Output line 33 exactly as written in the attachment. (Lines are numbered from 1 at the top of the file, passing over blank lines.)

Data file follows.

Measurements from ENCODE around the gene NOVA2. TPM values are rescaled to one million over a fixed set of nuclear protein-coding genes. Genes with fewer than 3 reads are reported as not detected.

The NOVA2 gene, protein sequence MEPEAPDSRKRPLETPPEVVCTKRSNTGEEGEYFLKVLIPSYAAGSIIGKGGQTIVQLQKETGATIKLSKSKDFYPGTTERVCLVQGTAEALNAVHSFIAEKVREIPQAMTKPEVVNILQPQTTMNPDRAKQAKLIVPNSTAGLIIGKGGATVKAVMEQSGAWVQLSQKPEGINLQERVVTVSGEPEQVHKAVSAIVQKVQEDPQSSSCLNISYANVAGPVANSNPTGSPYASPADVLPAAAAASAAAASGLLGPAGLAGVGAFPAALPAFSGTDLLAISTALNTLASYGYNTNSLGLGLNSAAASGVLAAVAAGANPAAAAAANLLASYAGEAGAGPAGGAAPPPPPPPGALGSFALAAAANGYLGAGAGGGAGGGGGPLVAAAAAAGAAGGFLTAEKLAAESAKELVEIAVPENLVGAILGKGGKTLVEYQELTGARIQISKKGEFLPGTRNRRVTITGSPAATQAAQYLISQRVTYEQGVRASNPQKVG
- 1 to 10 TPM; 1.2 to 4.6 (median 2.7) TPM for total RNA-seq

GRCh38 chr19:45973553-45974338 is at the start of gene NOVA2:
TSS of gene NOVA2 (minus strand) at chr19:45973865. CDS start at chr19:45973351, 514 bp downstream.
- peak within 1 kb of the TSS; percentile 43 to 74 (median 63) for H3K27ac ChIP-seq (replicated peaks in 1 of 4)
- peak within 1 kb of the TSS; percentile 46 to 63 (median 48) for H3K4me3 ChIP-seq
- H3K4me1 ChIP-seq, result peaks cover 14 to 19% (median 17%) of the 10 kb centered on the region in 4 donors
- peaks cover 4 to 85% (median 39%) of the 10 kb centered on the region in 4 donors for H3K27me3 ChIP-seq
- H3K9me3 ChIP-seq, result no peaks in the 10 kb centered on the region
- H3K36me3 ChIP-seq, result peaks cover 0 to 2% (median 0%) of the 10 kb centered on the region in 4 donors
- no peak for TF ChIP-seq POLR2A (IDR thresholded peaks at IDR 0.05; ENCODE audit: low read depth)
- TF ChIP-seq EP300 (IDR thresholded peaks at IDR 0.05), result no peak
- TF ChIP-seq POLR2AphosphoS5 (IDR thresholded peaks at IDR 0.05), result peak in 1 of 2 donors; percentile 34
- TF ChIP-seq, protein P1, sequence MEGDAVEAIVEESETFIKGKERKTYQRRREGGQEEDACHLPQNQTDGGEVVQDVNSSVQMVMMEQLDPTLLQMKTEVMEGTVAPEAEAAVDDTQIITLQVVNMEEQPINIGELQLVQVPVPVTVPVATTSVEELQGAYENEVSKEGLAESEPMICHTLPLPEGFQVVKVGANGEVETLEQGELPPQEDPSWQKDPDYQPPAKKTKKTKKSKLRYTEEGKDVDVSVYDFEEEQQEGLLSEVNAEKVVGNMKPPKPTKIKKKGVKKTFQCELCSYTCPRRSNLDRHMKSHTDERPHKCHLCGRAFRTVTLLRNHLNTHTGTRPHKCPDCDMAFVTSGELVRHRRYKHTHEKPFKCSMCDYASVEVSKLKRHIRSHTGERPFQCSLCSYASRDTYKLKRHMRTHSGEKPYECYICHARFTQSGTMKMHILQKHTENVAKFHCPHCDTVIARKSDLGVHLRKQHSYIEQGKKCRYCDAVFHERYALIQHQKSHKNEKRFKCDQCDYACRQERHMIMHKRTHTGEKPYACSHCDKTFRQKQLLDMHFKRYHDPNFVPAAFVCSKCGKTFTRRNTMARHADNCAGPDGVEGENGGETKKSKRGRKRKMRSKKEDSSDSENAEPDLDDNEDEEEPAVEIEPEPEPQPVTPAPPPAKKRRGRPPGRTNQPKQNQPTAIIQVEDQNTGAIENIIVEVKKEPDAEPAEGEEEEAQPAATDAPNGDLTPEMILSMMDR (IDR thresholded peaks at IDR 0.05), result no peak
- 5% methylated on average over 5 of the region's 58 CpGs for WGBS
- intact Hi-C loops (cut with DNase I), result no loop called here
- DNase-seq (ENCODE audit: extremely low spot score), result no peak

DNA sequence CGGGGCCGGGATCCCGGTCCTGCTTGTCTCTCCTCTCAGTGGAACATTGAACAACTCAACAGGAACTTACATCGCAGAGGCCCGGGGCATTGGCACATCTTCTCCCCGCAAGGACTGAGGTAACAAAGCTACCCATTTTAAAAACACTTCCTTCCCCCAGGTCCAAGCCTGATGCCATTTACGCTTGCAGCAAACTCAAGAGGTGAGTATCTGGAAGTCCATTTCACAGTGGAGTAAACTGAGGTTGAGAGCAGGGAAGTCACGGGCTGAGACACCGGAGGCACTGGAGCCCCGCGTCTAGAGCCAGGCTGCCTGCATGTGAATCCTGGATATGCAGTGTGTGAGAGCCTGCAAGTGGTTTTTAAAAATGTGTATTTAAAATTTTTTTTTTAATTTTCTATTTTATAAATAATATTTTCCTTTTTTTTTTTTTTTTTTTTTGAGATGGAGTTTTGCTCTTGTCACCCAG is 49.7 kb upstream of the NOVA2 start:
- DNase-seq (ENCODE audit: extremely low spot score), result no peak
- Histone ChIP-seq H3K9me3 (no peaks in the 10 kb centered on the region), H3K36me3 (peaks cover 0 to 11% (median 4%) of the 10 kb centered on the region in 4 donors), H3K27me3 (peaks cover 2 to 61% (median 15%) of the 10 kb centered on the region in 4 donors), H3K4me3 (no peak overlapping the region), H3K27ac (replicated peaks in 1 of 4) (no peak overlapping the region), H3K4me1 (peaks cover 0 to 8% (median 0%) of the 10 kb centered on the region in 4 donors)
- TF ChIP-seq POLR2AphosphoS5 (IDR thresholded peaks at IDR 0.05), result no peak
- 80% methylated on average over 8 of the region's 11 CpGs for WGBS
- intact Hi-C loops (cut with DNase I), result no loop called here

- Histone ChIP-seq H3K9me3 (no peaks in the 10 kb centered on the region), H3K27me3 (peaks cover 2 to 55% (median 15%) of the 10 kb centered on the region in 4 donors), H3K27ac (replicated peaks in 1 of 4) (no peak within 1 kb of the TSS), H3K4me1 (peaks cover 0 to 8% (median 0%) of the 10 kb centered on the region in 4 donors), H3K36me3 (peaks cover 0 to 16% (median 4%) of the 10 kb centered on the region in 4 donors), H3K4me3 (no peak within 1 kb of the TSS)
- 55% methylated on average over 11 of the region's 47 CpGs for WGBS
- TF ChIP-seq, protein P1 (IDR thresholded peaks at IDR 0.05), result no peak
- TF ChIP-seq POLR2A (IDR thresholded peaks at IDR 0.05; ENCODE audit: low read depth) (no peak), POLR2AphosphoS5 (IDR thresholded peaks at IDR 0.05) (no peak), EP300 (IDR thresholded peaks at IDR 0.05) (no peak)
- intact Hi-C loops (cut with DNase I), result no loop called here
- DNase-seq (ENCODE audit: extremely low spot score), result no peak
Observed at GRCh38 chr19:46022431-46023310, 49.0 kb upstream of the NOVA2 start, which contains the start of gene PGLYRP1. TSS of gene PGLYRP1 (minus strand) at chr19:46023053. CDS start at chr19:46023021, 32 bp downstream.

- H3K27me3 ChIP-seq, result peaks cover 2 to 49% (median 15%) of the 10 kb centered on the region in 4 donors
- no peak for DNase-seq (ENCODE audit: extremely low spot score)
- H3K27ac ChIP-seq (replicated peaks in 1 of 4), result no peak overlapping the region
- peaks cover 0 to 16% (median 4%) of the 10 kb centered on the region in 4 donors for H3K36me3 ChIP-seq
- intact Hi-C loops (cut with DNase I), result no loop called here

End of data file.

- no peak for DNase-seq (ENCODE audit: extremely low spot score)